When will Inflation Reduction Act start reducing inflation? White House stumped for an answer
From Bernie Sanders to Ivy League studies, prominent voices have expressed doubt about Biden's signature legislation bringing down costs.
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President Biden said in August that the massive Democrat spending and tax bill supported by the White House was a "Godsend" that "tackles inflation by lowering the deficit and lowering costs for regular families."
However, when asked exactly how long until that vision of the Inflation Reduction Act comes to fruition, Biden's White House isn't too sure.
On Monday, a reporter asked White House Press Secretary Karine Jean-Pierre for a timeline on when Americans can start feeling some relief from historically high inflation.
"In regards to the Inflation Reduction Act, early next year they will see some of the pieces of that when you think about energy costs, when you think about the Medicare kind of benefits from that," responded Jean-Pierre. "So, we'll see some movement on that early next year."
Jean-Pierre noted that gas prices have gone down since reaching record highs during the summer and touted a plan to reduce the cost of hearing aids.
One day earlier, White House economic adviser Cecilia Rouse was similarly asked during an appearance on CNN when the Inflation Reduction Act will start to bring down inflation.
"So, the — many parts of the bill will start to take effect next year," said Rouse. "For example, there are tax credits for energy to help people weatherize their homes and also bring down other forms of energy costs. So, we are focused on helping to make that transition to clean energy in a way that brings down energy costs for families. So, this is, this is tough. There's no question about it."
Both officials' comments came after the Bureau of Labor Statistics announced last week that inflation was higher than expected in September, rising 8.2% year-over-year.
That surge was largely driven by rent and food prices, which continue to rise and more than offset lower gas prices — as well as outpace workers' real wages, which continue to decline when adjusted for inflation.
Meanwhile, so-called core inflation, which excludes volatile food and energy prices, spiked 6.6% last month compared to a year earlier, the largest increase since August 1982.
Still, the White House insists it's taken the right course of action and the economy is in good shape.
In response to the latest figures, Biden acknowledged last week that "prices are still too high" before adding: "Because of my economic plan, the United States is in a stronger position than any major economy to take on this challenge. And my policies — that Democrats delivered — directly tackles price pressures we saw in today's report, like health care."
Jean-Pierre backed up her boss on Monday.
"The president understands ... that inflation is an issue, high costs is an issue for the American people, and so he's been very clear about making that his number one economic priority," she said. "And he has done the work."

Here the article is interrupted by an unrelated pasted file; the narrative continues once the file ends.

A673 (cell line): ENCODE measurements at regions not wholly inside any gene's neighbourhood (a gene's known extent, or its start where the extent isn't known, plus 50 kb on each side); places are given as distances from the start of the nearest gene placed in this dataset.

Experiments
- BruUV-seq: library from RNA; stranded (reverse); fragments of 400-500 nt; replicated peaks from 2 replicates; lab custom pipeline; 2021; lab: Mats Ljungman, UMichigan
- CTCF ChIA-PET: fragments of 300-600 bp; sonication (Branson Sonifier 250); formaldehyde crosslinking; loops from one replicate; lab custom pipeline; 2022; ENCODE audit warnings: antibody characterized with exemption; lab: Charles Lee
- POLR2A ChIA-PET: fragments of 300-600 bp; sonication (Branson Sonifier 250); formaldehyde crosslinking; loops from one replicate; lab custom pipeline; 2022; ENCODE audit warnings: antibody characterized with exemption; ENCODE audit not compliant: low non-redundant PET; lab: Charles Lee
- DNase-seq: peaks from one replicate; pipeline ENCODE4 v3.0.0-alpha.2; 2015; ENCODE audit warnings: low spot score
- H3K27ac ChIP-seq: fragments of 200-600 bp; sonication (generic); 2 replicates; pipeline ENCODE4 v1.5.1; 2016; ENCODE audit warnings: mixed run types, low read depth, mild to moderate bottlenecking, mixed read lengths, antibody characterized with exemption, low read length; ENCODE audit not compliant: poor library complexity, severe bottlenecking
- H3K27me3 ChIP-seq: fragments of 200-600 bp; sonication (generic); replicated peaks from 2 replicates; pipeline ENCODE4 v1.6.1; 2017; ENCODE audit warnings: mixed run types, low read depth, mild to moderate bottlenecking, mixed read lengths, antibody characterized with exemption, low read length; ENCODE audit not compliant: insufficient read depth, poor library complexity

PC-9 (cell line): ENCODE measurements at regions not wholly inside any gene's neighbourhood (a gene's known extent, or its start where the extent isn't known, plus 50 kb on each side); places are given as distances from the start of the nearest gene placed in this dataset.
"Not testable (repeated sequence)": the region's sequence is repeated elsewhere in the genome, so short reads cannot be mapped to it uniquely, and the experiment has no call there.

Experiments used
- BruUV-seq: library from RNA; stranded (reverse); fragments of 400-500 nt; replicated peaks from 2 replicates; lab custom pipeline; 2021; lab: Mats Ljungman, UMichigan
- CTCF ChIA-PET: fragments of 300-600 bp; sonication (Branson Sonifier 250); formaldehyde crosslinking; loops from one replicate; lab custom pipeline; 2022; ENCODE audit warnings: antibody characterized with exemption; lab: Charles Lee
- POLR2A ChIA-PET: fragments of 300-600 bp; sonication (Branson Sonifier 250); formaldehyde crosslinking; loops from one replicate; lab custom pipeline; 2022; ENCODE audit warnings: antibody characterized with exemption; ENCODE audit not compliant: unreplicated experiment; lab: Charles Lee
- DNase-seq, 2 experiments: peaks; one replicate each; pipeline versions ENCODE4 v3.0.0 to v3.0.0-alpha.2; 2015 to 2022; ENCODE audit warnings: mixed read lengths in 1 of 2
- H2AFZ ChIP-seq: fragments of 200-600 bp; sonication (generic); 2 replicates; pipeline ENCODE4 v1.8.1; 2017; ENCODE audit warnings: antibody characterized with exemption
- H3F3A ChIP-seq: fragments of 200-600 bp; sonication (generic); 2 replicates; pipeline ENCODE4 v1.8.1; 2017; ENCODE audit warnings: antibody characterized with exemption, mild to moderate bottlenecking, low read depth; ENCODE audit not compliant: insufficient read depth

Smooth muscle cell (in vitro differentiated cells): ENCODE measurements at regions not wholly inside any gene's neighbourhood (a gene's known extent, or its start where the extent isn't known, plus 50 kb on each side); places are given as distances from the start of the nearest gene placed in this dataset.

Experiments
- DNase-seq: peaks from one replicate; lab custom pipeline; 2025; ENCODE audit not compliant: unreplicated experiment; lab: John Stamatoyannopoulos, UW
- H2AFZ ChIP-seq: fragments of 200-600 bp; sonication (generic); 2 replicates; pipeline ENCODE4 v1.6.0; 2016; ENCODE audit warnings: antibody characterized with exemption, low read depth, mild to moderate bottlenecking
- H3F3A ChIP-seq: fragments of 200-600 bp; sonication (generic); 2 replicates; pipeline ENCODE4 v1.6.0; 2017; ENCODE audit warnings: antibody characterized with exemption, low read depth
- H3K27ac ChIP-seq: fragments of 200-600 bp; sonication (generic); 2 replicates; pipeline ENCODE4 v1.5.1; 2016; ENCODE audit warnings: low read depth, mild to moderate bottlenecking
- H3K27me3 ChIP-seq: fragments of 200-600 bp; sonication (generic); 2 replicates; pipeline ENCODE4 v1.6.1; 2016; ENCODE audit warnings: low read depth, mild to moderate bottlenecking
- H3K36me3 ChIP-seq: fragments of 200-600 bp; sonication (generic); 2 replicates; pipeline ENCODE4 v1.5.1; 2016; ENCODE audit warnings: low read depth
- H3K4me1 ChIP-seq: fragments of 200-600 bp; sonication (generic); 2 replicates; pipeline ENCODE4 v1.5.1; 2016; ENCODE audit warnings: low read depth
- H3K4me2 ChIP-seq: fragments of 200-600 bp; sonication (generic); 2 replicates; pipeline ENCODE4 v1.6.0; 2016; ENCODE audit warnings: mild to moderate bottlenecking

Jean-Pierre cited the Inflation Reduction Act, chiding Republicans for opposing it.
Rouse similarly touted Biden's signature legislation, saying while "it doesn't directly speak to food, it does go to medical care, it goes to energy costs, and we are focused on trying to help families get through this."
The chair of the White House Council of Economic Advisers added that the current U.S. economy "is stronger than almost every other economy."
Biden himself echoed that sentiment on Monday, claiming the economy is "strong as hell" while eating ice cream at a Baskin-Robbins in Portland, Ore.
Over the weekend, Biden championed the Inflation Reduction Act while delivering a speech in Portland.
"Folks let me tell you something: Every single Democrat in Congress voted for the Inflation Reduction Act, and every single Republican voted against it," he said. "Now the congressional Republicans are telling us it's their number one priority if they win is repeal the Inflation Reduction Act."
Experts and even progressive lawmakers have warned the legislation won't live up to its name.
For example, Douglas Holtz-Eakin, president of the American Action Forum, recently told Just the News that the Inflation Reduction Act "won't reduce inflation," explaining that most of the spending is up front and relief on inflationary pressure won't be felt for years.
A recent study by the University of Pennsylvania reached a similar conclusion.
"The act would very slightly increase inflation until 2024 and decrease inflation thereafter," the study stated. "These point estimates are statistically indistinguishable from zero, thereby indicating low confidence that the legislation will have any impact on inflation."
Sen. Bernie Sanders (I-Vt.), who voted for the bill, said on the Senate floor that "according to the [Congressional Budget Office] and other economic organizations that study this bill, it will, in fact, have a minimal impact on inflation."
Multiple recent studies have found that inflation, which is currently at its highest levels in four decades, will cost families thousands of dollars this year. The legislation is projected to impose additional tax costs over the next decade.
Regardless of the longer-term effects, however, Democrats may be in trouble in the short term.
Polling has consistently shown for months that the economy and inflation are the top issues for voters, that voters trust Republicans more than Democrats to handle them, and that a majority of voters disapprove of Biden's handling of these issues.
The next inflation figures from the Labor Department aren't scheduled to come out until Nov. 10 — two days after Election Day.